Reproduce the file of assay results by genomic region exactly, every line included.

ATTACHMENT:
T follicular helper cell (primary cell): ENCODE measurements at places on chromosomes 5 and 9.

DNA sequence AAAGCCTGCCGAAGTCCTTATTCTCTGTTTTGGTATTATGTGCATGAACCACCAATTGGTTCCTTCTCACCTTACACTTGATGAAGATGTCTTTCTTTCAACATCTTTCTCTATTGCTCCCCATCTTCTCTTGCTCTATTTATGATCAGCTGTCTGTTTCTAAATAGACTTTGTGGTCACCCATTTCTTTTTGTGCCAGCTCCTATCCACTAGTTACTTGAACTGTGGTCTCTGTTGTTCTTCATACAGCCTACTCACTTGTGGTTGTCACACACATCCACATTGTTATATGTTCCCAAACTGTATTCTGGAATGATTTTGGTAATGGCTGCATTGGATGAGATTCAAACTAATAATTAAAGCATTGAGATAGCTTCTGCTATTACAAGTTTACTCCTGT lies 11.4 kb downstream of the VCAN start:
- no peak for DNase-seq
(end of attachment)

T follicular helper cell (primary cell): ENCODE measurements at places on chromosomes 5 and 9.

DNA sequence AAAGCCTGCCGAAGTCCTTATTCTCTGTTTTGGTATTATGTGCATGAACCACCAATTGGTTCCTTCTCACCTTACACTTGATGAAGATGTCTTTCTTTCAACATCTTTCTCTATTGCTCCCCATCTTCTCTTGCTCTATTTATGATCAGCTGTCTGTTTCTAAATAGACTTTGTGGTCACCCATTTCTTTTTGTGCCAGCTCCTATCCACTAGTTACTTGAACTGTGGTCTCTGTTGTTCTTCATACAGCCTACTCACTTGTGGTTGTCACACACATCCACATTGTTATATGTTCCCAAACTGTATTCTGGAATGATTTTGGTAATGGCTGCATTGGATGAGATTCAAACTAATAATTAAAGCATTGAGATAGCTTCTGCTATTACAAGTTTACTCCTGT lies 11.4 kb downstream of the VCAN start:
- no peak for DNase-seq